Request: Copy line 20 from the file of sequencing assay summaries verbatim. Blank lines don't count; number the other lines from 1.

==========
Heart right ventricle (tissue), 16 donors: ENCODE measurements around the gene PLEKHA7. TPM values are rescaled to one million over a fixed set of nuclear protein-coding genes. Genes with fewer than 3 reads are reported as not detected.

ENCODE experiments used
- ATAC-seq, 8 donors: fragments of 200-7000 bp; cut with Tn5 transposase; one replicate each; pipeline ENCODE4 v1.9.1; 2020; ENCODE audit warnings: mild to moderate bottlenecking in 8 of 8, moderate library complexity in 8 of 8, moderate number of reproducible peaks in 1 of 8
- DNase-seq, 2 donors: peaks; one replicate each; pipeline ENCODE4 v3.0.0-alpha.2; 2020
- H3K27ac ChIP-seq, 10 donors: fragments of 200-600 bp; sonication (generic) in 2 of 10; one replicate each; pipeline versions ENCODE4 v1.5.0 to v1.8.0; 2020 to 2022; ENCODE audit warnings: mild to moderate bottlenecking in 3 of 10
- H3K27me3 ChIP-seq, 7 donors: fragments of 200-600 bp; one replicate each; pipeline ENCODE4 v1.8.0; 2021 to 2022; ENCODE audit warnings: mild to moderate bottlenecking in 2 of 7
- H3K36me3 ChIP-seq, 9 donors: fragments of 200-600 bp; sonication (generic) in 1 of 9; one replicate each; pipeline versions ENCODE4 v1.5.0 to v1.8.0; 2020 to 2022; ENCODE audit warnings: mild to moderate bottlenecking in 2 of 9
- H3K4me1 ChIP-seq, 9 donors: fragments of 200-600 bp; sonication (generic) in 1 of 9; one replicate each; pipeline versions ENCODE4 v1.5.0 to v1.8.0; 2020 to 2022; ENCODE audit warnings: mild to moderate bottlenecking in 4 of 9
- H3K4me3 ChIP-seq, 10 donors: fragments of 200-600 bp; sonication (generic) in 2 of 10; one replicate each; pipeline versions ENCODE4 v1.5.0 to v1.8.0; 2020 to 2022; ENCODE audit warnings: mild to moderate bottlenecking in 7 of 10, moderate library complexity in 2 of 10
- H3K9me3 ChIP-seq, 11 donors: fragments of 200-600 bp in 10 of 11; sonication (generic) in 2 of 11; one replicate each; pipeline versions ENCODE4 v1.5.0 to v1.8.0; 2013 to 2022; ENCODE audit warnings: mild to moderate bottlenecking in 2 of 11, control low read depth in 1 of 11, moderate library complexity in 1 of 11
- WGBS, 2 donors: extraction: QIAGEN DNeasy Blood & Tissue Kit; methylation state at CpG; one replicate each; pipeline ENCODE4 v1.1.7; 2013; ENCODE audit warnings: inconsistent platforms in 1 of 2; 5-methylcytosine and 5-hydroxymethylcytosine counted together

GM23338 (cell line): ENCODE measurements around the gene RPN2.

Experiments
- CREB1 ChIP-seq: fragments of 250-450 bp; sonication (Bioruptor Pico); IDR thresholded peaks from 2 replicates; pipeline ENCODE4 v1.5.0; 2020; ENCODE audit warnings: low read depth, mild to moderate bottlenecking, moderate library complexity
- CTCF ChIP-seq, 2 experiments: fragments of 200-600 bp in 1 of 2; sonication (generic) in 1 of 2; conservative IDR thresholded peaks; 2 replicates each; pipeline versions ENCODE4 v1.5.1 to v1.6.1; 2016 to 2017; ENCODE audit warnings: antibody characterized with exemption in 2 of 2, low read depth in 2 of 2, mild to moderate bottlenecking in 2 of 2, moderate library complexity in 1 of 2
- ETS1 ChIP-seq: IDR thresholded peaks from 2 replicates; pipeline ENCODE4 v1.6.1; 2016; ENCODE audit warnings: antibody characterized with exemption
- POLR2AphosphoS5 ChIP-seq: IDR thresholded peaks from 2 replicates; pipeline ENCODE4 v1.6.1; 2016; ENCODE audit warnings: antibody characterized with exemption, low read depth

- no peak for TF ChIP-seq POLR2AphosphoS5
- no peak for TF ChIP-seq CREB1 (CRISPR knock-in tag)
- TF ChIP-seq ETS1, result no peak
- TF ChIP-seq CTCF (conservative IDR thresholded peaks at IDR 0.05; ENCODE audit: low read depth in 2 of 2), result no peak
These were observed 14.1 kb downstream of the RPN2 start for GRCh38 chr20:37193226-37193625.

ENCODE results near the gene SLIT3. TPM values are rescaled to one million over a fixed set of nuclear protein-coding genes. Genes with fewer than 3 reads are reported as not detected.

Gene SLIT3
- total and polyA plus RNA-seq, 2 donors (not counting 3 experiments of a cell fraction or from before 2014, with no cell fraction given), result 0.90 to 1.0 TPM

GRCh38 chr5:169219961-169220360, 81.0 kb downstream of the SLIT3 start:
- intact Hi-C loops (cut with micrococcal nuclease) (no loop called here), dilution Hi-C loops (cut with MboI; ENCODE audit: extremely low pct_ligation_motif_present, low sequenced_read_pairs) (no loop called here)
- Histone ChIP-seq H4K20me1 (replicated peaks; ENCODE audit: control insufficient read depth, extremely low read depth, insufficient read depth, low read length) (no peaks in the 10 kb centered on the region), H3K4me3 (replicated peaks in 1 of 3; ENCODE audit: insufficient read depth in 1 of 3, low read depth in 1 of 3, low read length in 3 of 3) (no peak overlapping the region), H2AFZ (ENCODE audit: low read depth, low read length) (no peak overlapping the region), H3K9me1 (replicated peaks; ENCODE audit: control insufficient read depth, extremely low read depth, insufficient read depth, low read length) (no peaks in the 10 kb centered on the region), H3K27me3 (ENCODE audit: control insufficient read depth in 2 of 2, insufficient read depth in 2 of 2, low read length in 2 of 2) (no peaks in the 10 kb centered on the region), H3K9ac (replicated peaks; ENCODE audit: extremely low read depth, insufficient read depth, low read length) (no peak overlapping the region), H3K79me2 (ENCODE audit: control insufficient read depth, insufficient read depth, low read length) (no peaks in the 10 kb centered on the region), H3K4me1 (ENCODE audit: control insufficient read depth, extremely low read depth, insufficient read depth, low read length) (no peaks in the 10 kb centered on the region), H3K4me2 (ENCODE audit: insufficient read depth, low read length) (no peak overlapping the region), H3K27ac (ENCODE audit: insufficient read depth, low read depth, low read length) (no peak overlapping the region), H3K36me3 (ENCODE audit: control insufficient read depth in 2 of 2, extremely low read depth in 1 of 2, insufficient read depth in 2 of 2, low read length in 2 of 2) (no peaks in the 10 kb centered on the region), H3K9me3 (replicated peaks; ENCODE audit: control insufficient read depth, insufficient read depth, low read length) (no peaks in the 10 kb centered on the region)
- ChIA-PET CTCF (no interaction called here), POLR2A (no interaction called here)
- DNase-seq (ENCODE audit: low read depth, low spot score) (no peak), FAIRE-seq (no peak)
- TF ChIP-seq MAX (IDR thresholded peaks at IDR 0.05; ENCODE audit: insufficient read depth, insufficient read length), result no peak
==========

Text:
- TF ChIP-seq ETS1, result no peak